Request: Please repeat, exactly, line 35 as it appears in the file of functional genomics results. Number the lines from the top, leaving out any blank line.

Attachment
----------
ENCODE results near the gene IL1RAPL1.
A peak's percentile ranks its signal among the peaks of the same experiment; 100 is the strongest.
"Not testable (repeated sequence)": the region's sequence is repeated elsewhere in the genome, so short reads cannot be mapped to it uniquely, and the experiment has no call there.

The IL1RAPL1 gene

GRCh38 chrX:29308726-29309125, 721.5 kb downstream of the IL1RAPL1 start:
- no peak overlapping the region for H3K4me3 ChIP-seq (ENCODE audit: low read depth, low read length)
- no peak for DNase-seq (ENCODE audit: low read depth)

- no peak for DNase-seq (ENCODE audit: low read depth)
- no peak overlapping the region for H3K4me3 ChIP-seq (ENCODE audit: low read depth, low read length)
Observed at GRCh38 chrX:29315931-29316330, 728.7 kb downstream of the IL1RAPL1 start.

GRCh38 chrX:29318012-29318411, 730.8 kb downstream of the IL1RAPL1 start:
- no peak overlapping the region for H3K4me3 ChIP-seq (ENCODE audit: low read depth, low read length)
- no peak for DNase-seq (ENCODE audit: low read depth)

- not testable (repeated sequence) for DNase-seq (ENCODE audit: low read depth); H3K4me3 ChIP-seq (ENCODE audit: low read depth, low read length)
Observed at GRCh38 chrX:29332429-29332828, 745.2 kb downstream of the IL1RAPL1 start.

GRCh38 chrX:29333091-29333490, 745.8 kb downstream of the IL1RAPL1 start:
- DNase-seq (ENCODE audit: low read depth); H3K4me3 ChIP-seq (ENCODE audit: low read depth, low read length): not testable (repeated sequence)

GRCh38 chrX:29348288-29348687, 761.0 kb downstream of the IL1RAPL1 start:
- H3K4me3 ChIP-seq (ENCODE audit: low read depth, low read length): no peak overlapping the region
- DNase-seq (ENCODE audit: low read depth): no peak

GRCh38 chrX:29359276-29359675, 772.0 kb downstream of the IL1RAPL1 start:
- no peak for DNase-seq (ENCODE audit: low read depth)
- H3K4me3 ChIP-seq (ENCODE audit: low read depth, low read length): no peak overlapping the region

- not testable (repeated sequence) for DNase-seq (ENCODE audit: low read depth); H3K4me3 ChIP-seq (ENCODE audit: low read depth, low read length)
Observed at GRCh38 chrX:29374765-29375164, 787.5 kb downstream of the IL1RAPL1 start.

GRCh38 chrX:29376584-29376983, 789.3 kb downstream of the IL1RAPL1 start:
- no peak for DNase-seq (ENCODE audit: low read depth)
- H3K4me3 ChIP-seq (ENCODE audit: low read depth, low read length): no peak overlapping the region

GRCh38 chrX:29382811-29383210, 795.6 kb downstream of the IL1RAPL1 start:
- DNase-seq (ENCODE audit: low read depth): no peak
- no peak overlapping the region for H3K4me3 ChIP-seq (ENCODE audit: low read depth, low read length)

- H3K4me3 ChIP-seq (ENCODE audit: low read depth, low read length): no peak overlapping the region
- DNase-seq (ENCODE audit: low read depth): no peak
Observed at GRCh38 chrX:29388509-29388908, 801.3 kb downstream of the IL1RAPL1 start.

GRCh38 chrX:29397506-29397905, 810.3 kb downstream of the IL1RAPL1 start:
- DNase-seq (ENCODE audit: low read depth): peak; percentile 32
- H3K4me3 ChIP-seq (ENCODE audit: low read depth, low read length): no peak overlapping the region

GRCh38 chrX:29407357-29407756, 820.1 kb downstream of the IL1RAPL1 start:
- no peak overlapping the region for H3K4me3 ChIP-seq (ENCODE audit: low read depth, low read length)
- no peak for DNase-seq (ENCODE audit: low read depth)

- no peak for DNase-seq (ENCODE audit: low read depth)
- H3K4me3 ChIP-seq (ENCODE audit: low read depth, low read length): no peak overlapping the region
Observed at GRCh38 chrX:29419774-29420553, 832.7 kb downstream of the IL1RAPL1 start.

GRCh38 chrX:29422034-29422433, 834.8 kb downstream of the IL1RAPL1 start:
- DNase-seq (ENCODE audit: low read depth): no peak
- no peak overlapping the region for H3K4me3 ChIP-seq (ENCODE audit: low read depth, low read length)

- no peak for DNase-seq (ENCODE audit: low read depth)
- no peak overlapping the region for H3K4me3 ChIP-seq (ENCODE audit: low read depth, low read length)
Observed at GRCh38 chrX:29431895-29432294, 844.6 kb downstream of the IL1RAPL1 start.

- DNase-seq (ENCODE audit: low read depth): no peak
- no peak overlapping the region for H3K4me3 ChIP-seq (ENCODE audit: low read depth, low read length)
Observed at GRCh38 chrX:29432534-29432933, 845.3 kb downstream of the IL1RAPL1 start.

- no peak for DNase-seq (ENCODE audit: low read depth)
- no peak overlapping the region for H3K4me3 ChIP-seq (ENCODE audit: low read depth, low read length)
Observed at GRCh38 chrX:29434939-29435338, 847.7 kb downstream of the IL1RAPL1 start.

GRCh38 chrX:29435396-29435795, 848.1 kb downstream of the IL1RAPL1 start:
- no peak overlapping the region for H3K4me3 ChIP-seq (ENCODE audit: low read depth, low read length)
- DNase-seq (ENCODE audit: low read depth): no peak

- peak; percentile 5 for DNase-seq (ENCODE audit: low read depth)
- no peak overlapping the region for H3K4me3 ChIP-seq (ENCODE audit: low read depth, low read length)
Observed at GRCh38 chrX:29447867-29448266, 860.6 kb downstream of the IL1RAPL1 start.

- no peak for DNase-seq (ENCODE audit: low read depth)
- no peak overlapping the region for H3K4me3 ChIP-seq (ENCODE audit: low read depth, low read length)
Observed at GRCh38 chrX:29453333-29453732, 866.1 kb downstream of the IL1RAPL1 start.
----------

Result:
GRCh38 chrX:29397506-29397905, 810.3 kb downstream of the IL1RAPL1 start: